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You Have to Start High to End High

April 11, 2024
You Have to Start High to End High

Whether you’re a seasoned veteran or a newbie, we could all use a refresher on how to increase our average ticket. But as salespeople, normally, a little increase won’t fit the bill. You can massively increase your average ticket by starting at a very high number and then coming down to a lower number. Never start at the bottom and then try to sell higher.

Now, your products for sale might be anywhere from $5,000 to $25,000. Well, let’s suppose you want your average ticket to be around $15,000, but you’re currently selling the cheapest units or maybe your 2nd cheapest. Just know that you have a choice.

So why do I say start with the costlier option instead of the cheapest? Because it puts everything in perspective for your homeowners. If you show them the $8,000 first and then try to upsell them to the $15,000 unit, it will look to them like the 2nd unit is much costlier. But if you start by showing them the $25,000 option first and then show them the $10,000 unit, it will look like a lot less, a much more attractive option. The tendency is to go to the middle, as we all know, with compromise choices, but in order to have the best chance to arrive in the middle, you have to start high.

It’s one reason I never qualify budget in the home. If you qualify budget, meaning if you ask the homeowner how much they’re going to spend on the system, they’re going to lowball you. So what do I do? I don’t ask them how much they expect the total to be, taxes included and all that.

Instead, I will ask how much they can afford to spend monthly. A monthly basis is fine because they’re going to say $100, $200, and they can buy pretty much whatever system they want for $200 a month, especially when you combine it with energy savings, right? In some cases, I’ll break it down to a weekly cost because the number will be very small compared to the overall final cost. But I have to start the homeowners off with the high-cost unit first. So how do I do that?

To put it simply, I do my job – I inspect and find all the problems that are there with the existing system. Airflow, allergies, efficiency, indoor air quality, whatever it is. And every time I find a problem, I ask my homeowner, “Mr. Homeowner, Mrs. Homeowner, is that something I should keep in mind today when I design your system?”

And 100 times out of 100, they’re going to say yes. They’re not agreeing to buy anything yet; they’re just saying I should keep it in mind when designing the system. So if I find four or five major problems with airflow, indoor air quality, etc., then I definitely include them all. I also make sure to tell them about how efficient new systems are and how much money they’ll save over their old system in monthly utility bills.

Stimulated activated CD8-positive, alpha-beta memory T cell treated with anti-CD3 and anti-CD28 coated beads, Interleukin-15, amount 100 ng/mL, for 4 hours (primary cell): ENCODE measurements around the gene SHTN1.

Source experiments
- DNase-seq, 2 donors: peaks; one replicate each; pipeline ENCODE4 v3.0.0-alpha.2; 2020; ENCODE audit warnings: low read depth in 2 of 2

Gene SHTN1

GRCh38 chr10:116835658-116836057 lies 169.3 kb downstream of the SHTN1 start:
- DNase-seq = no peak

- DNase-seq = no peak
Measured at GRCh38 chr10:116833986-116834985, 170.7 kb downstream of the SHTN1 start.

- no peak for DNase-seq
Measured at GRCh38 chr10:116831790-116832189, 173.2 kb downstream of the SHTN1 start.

In the end, I put together a comprehensive solution that kept all those things in mind, like my homeowner asked me. Well, just by virtue of being high efficiency and having all the bells and whistles, it’s going to be a $25,000 system.

So, at the end, I’m going to say, “This will solve all your problems. Will you trust me with this recommendation?” But the reality is that they’re going to look at $25,000 and say, “Holy hell, $25,000?! You know, we weren’t thinking nearly that much.”

I say, “Okay. Well, let’s look at a little less expensive option.” And you start coming down the mountain. So the reality is it’s way easier, way more effective when you start them high.When it comes to building a system with really high-end options, you’ll string together all the components that solve their issues. Take your highest efficiency system, for example. Even if you never sell those systems, you’ll want to have the info handy in case it’s something they want. We don’t sell a lot of dual fuel here in Colorado, but our highest-end system is a heat pump, a dual fuel system. And we add on 10-year parts and labor and a 10-year extended warranty, making it a high-end system financially.

I don’t show it each time for the sake of trying to push the sale; I just want it to be seen in the context of everything else. So later on, when they see the $15,000 option, they have to be thinking, “Phew, at least it wasn’t $25,000.” That helps establish value over price.

That’s how you increase your average ticket. And here’s the crazy thing. If you start high and come down, I guarantee you they stop at a number that’s much higher than if you start at the bottom and try to work up. In other words, if $15,000 is your average ticket goal, and you start at $25,000, you’ll come down to $15,000, and it will stick. If you start at $5,000, you’ll be lucky to get up to $12,000. You’ve got to make sure to start high to end high, which means a very comprehensive system that includes every bell and whistle. Those bells and whistles are appealing to certain customers.

And you do that by asking your homeowner every time you find a problem. “Hey, Mr. Homeowner, is that something I should keep in mind?” And they will say yes. When you get down to the end, you design a system with solutions to all those problems. And by virtue of just being everything they asked for, it’s going to be expensive. Watch them have a heart attack at $25,000, then bring them down the hill to $15,000. You have to start high. That’s how you finish high.